Market Commentary: December 6, 2018

Paradigm Financial Advisors

Market Update

December 6, 2018


Wild Ride for Investors Continues into December:

The stock market rose almost 2% on Monday after it was announced that President Trump had reached an agreement with Chinese President Xi to suspend all tariffs and continue negotiating a trade agreement over the next 90 days.   However, the rally faded quickly and the market fell  3% on Tuesday due to concerns over the flattening bond yield curve.   On Tuesday the spread between the 2-year and 5-year Treasury notes became negative for the first time since 2007.    The spread between 2-year and 10-year Treasury Bonds flattened further to .13%.

Investors became very nervous on Tuesday as the noise level rose and many commentators declared dooms day is coming because in the past an inverted yield curve has historically been a leading indicator of an impending recession. However, as the chart below shows, an inverted yield curve does not always lead to a recession and there have been a number of time periods where the U.S. economy and stock market have continued to do very well with an inverted yield curve.


Programmed Trading Increased Selling Pressure on Tuesday:

After looking at the volume spikes on Tuesday, it appears that the selling was exacerbated by institutional trading programs that were triggered when the 2-year and 5-year yield curve became inverted for the first time since 2007.   Many hedge funds and wall street firms have built trading algorithms that are programmed to sell stocks when certain leading economic indicators hit certain levels.  These trading programs were triggered on Tuesday as the 2-year and 5-year yield curve became inverted and the programmed trading once again dramatically increased the volume of short term selling in the stock market.  As we have discussed, programmed trading by Wall Street firms, hedge funds, etc. is designed to create short-term chaos so that they can profit from “retail investor’s panic selling”.  The wild swings in the markets are frustrating but they do not impact disciplined investors that do not succumb to emotional selling because over the long-term stock prices have consistently been determined by earnings, cash flow and other fundamentals.


Disconnect between the Federal Reserve and the Bond Market:

The yield curve has been flattening for several years because of the disconnect between the Federal Reserve and the bond market’s divergent outlooks for future economic growth.

The Federal Reserve believes that the U.S. economy is going to continue to grow at a healthy pace in the next few years.  However,  bond market participants do not share this view because they think the following risks could derail the U.S. economy:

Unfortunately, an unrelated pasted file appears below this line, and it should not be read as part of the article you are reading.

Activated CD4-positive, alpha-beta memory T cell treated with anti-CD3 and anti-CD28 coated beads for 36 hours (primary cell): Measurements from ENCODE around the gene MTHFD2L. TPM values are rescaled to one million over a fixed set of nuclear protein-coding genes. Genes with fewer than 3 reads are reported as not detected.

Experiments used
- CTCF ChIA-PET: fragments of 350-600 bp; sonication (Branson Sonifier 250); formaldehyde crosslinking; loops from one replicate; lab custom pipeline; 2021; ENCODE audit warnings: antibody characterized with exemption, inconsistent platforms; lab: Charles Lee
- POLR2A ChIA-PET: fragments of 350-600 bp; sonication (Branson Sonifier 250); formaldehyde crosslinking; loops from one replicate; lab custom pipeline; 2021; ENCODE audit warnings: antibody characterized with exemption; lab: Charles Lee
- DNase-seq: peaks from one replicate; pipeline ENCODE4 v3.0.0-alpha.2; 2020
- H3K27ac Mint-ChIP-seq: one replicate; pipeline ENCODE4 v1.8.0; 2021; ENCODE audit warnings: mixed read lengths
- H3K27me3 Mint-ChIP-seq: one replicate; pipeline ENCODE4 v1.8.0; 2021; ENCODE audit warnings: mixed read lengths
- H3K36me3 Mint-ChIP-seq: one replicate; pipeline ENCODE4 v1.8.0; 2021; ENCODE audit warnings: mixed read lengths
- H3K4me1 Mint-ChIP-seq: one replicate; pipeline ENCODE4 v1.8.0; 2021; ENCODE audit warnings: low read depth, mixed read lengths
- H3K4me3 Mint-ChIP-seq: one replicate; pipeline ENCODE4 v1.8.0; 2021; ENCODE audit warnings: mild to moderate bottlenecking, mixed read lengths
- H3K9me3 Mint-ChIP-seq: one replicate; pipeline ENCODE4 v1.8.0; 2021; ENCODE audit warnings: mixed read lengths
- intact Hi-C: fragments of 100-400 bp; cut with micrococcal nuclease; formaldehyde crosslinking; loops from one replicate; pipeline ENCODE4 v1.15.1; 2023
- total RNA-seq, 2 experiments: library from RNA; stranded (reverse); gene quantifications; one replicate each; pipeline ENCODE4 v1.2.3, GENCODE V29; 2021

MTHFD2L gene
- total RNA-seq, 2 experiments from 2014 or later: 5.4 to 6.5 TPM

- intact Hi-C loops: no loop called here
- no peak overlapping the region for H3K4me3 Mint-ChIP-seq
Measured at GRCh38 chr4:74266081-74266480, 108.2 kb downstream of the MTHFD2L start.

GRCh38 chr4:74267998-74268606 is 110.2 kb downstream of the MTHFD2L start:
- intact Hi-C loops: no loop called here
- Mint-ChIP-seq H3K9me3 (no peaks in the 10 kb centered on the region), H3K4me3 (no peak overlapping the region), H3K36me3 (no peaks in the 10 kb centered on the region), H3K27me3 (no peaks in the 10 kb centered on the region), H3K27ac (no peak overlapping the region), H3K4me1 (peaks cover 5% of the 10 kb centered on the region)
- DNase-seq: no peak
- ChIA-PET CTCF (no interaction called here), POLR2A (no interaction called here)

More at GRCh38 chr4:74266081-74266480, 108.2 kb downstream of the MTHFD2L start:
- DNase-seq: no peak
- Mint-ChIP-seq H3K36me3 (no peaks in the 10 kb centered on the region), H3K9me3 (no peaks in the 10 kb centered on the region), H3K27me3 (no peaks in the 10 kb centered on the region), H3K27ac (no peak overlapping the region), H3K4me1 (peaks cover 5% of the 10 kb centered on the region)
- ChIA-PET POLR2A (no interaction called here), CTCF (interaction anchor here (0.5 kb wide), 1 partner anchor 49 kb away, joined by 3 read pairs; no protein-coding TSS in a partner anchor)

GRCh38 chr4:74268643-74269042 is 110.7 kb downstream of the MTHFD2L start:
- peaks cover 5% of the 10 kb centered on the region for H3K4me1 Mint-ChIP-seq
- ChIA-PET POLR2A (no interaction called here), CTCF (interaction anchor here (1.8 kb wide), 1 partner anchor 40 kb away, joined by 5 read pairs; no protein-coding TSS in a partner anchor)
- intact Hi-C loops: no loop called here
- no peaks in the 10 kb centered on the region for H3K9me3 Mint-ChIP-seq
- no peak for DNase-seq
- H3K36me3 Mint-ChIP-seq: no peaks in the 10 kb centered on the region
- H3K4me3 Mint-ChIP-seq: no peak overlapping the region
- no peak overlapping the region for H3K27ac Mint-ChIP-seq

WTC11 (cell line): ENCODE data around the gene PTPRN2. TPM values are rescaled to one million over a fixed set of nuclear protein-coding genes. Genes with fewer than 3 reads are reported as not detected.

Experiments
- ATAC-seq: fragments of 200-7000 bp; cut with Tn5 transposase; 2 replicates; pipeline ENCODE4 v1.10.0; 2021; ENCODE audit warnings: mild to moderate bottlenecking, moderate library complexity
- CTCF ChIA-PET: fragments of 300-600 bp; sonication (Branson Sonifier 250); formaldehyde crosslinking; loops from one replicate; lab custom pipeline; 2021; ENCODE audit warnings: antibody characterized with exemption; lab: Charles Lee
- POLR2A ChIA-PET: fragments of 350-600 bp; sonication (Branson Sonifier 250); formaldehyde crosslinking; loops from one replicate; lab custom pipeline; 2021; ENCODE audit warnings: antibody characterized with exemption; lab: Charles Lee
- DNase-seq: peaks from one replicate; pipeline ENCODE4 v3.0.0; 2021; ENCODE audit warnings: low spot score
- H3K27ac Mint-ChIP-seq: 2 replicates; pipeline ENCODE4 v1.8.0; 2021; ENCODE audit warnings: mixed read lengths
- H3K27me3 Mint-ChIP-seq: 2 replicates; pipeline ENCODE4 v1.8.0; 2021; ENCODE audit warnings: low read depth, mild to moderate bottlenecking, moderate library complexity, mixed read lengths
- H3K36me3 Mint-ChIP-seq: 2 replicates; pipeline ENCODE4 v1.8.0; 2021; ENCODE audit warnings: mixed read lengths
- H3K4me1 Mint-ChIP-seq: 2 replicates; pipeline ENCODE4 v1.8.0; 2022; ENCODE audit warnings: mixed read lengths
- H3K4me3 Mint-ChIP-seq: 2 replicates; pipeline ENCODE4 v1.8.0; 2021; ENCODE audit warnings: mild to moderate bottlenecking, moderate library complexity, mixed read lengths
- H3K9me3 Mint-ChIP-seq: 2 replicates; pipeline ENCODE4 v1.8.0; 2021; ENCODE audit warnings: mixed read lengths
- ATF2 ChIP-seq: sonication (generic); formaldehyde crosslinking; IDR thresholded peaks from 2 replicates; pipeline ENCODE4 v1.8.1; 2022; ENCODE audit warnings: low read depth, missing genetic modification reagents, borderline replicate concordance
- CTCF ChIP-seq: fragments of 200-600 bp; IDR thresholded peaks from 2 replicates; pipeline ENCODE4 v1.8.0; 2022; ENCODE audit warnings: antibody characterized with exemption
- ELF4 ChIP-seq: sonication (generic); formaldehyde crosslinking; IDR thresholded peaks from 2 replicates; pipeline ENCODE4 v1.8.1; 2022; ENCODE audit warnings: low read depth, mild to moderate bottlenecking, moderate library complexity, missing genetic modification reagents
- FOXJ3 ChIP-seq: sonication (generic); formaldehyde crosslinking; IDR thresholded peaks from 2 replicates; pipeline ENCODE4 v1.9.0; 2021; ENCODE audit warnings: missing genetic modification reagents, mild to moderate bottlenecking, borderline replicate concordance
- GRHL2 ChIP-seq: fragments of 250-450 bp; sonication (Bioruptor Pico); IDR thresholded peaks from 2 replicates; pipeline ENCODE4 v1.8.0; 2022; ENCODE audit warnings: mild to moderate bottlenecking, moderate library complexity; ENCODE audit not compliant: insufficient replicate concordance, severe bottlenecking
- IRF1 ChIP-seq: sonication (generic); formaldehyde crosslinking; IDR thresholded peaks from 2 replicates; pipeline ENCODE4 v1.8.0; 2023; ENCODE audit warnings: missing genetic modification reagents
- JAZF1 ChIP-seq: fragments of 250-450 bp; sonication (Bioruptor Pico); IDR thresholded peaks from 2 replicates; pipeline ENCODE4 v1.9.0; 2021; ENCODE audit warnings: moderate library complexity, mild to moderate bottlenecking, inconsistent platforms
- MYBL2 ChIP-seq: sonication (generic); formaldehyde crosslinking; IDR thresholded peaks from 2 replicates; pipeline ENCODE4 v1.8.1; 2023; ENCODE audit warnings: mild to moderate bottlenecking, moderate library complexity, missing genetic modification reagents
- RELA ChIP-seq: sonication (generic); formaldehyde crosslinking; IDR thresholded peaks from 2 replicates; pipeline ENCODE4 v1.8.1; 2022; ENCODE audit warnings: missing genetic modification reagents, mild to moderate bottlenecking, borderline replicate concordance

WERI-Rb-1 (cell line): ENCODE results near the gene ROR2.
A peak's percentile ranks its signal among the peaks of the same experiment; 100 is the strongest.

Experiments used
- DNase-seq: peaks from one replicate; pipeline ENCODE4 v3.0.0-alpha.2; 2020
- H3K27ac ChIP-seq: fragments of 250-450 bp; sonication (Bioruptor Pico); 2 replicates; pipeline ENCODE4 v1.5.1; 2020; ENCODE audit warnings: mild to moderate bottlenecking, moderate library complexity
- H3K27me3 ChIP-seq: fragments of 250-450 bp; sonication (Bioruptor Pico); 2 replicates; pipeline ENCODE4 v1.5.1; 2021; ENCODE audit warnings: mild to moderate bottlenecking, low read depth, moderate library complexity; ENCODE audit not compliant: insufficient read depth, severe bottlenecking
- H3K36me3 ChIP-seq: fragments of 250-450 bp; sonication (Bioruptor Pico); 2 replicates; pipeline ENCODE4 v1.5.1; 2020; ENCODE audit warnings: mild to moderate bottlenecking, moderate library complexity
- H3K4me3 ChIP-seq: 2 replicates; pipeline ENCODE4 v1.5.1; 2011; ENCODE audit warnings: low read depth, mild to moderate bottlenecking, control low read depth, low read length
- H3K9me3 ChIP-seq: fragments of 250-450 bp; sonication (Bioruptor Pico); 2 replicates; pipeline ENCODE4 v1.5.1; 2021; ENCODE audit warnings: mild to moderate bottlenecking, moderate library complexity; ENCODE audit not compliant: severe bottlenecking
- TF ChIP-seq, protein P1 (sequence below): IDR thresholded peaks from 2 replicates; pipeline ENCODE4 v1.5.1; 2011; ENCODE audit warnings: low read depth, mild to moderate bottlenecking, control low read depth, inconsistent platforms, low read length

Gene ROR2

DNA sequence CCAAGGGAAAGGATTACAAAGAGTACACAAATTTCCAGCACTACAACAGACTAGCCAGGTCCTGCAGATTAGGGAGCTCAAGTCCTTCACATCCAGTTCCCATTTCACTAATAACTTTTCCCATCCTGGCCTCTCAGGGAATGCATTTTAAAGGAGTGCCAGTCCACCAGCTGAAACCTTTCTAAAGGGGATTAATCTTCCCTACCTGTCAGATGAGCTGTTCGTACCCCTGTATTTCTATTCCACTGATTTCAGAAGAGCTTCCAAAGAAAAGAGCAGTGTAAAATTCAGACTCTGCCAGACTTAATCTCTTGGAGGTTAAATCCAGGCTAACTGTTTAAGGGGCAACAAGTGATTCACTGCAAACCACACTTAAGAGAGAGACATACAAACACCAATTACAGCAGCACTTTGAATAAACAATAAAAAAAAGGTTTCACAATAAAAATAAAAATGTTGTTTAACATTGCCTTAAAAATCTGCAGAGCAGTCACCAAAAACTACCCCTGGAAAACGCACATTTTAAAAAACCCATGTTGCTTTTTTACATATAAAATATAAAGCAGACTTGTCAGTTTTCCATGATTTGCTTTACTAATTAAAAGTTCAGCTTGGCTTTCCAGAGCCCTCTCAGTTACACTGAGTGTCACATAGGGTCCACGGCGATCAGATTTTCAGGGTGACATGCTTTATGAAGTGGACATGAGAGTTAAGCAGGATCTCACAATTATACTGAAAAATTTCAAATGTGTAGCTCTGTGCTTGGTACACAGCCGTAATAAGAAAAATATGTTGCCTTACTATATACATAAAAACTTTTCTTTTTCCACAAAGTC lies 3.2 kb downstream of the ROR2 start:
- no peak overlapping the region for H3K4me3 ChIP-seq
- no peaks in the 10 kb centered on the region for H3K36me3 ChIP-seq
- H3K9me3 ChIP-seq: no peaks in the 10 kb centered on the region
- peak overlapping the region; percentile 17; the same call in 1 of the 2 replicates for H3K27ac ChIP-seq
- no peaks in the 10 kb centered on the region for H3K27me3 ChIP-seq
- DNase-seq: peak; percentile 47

a)      The Federal Reserve could derail the U.S. economic recovery by raising short term rates too quickly.

b)      S. corporate earnings may have reached a peak in Q3 2018 and earnings could fall in 2019.

c)     President Trump’s tough trade negotiations with China could lead to a full-blown trade war which could have a negative impact on U.S. and global economic growth

d)      Geopolitical risks in the Middle East could rise if President Trump decides to  punish Saudi Arabia for the brutal murder of Jamal Khashoggi by cancelling the sale of U.S. military equipment and/or imposing harsh sanctions on Saudi Arabia.

e)     The European economy may continue to struggle due to the turmoil surrounding BREXIT and Italian debt negotiations.

Long term bond yields have fallen as the bond market continues to price in all of the risks that could have a negative impact on U.S. economic growth.


The Federal Reserve is moving more dovish on the likelihood and pace of future rate hikes:

Federal Reserve Chairman Powell made it clear last week that they recognize that there are a number of issues that could have a negative impact on economic growth and he indicated that the Fed is going to be more “data dependent” moving forward which should result in fewer rate hikes than they originally anticipated.   In the summer, the Federal Reserve indicated that they would likely raise rates on more time in December 2018 and three more times in 2019.   The data now suggests that they will probably do one hike in 2 weeks and possibly just one more in the summer of 2019.


Leading Economic Indicators remain positive: